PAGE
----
5 Tips for Preventing Bed Sores in Bedridden Patients – Advice From Medical Professionals

Bedridden Patients

Bed sores, also known as pressure ulcers, are a common and serious condition predominantly affecting bedridden patients or those with limited mobility.

They arise from prolonged pressure on the skin, which impedes blood flow to the area, leading to tissue damage or death. Areas most at risk are those where bone is close to the skin, such as heels, ankles, hips, and tailbone.

The risk increases in individuals who are unable to change positions independently, have poor nutrition, or suffer from conditions that affect blood flow. Preventative measures include regular repositioning, specialized mattresses, and diligent skin care.

Here are the best preventive measures to implement for your patients.

1. Change Positions Frequently

Change Positions

Changing positions frequently is essential for individuals who are bedridden or have limited mobility to prevent the development of pressure ulcers, also known as bed sores.

Continuous pressure on the same areas of the body restricts blood flow, leading to tissue damage or necrosis. To mitigate this risk, it’s recommended to reposition the body at least every two hours.

This can involve shifting from lying on one’s back to lying on either side or, if possible, sitting up with support. Each position change helps redistribute pressure and enhances blood circulation to different body parts.

For those unable to reposition themselves due to physical limitations or weakness, assistance from family members, caregivers, or healthcare professionals is crucial.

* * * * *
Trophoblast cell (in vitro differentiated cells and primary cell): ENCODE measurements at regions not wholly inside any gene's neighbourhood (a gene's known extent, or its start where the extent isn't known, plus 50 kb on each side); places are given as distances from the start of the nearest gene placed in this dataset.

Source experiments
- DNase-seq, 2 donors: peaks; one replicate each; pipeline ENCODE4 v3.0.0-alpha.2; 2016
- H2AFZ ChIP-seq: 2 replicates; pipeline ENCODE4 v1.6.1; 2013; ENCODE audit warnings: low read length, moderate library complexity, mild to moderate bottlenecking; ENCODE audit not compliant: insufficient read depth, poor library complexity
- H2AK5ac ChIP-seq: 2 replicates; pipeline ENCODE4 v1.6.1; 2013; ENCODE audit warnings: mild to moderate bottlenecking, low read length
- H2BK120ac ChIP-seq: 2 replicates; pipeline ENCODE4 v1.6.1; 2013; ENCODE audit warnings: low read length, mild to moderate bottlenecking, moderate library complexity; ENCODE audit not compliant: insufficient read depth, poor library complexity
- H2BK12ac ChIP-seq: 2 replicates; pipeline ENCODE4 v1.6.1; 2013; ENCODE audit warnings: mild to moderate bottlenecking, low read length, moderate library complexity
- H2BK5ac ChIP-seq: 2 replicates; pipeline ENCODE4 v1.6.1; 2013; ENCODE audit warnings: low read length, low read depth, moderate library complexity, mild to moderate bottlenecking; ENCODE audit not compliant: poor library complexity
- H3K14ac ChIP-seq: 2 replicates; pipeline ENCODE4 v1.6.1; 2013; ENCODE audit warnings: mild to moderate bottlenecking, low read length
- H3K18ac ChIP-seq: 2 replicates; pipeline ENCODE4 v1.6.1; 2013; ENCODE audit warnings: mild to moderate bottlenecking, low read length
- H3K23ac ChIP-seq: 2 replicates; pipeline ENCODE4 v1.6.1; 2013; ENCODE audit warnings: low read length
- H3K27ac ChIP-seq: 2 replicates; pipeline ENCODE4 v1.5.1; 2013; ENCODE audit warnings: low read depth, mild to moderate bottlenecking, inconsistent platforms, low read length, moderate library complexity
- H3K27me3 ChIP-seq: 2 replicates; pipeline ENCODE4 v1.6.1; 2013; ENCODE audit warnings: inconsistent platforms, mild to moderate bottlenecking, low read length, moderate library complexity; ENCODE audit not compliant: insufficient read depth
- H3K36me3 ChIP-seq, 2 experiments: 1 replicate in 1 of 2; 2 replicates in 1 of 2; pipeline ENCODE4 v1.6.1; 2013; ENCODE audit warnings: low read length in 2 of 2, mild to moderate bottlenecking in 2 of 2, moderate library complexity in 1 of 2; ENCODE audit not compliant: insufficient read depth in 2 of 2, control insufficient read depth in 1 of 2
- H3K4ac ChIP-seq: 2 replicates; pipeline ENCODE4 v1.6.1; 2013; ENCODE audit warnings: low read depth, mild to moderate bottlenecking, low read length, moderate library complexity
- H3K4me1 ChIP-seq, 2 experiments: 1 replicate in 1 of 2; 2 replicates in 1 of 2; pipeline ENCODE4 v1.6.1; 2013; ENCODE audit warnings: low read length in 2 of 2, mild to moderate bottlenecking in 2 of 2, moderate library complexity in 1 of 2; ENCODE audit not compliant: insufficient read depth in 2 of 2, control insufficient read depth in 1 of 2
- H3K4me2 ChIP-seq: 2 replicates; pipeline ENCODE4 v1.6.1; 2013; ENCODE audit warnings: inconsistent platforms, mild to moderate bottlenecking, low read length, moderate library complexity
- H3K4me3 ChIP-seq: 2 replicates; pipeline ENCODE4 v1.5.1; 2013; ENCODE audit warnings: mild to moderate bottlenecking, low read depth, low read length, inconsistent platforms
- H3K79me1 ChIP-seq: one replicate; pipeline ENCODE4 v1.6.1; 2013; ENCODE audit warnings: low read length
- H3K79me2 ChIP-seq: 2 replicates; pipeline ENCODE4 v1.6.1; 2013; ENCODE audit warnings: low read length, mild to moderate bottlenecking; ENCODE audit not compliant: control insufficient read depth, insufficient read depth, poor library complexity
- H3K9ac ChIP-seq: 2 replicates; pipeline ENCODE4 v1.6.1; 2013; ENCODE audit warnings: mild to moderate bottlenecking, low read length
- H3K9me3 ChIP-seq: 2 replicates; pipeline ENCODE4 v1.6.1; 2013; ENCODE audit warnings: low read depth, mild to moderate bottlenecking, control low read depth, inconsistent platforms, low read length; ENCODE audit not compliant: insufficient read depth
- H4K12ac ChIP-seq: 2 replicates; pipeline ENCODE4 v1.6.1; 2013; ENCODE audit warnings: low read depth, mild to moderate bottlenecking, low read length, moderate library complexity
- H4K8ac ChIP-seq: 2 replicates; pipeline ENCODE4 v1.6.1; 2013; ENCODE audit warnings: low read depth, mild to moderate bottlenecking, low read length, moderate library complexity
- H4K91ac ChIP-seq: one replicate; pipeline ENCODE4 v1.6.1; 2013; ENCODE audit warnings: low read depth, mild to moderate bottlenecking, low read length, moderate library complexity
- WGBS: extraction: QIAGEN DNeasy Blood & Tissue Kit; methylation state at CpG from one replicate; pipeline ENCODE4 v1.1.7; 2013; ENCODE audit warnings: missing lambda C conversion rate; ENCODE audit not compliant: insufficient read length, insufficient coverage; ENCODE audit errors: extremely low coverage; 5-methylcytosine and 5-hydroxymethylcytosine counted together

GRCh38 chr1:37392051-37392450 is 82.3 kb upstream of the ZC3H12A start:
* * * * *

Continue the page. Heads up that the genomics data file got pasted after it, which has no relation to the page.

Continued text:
They can help in gently turning the individual, ensuring that the moves are smooth to avoid friction and shear that might harm the skin further. In addition to turning, it is also important to adjust pillows, support devices, and the bed to accommodate the new position comfortably and securely.

2. Keep Skin Clean And Dry

bath of patient

Clean skin is less prone to infections and irritations that can exacerbate the risk of pressure ulcers. Using a wash rag or soft cloth, gently cleanse the skin with warm water and a mild, non-irritating soap.

This helps remove sweat, bacteria, and any substances that could irritate the skin or clog pores. It’s crucial to pay special attention to areas that are more susceptible to pressure sores, such as the back, buttocks, heels, and elbows.

In addition, the folds of the skin and areas where medical devices come into contact with the skin should be carefully cleaned to prevent any buildup of moisture or bacteria.

For individuals who cannot reach all areas of their body, a caregiver’s assistance is invaluable in ensuring thorough cleanliness. After washing, drying the skin is equally important.

Moisture can lead to skin maceration, making it more vulnerable to damage. Pat the skin gently with a soft, absorbent towel to dry it completely, avoiding any rubbing or harsh movements that might cause abrasion or irritation to the skin.

Special attention should be given to drying skin folds and areas under medical devices, where moisture can easily accumulate. Also, if wounds are present, be sure to learn more about proper treatment and whether you could speed up the healing process.

3. Use Pillows


Pillows provide cushioning and support, alleviating pressure points by ensuring that bones and joints are not pressing directly against each other or the support surface.

This is particularly important in areas where the skin is thin and bony prominences are close to the surface, such as the tailbone, shoulders, heels, and elbows.

National Institutes of Health recommends placing a pillow under your tailbone, shoulders, heels and elbows.

When lying on one’s side, the knees and ankles can press against each other, leading to increased pressure and the potential for skin damage.

Inserting a pillow between the knees and ankles not only prevents direct contact but also helps maintain proper alignment of the hips and spine, contributing to overall comfort and reducing the risk of pressure-related injuries.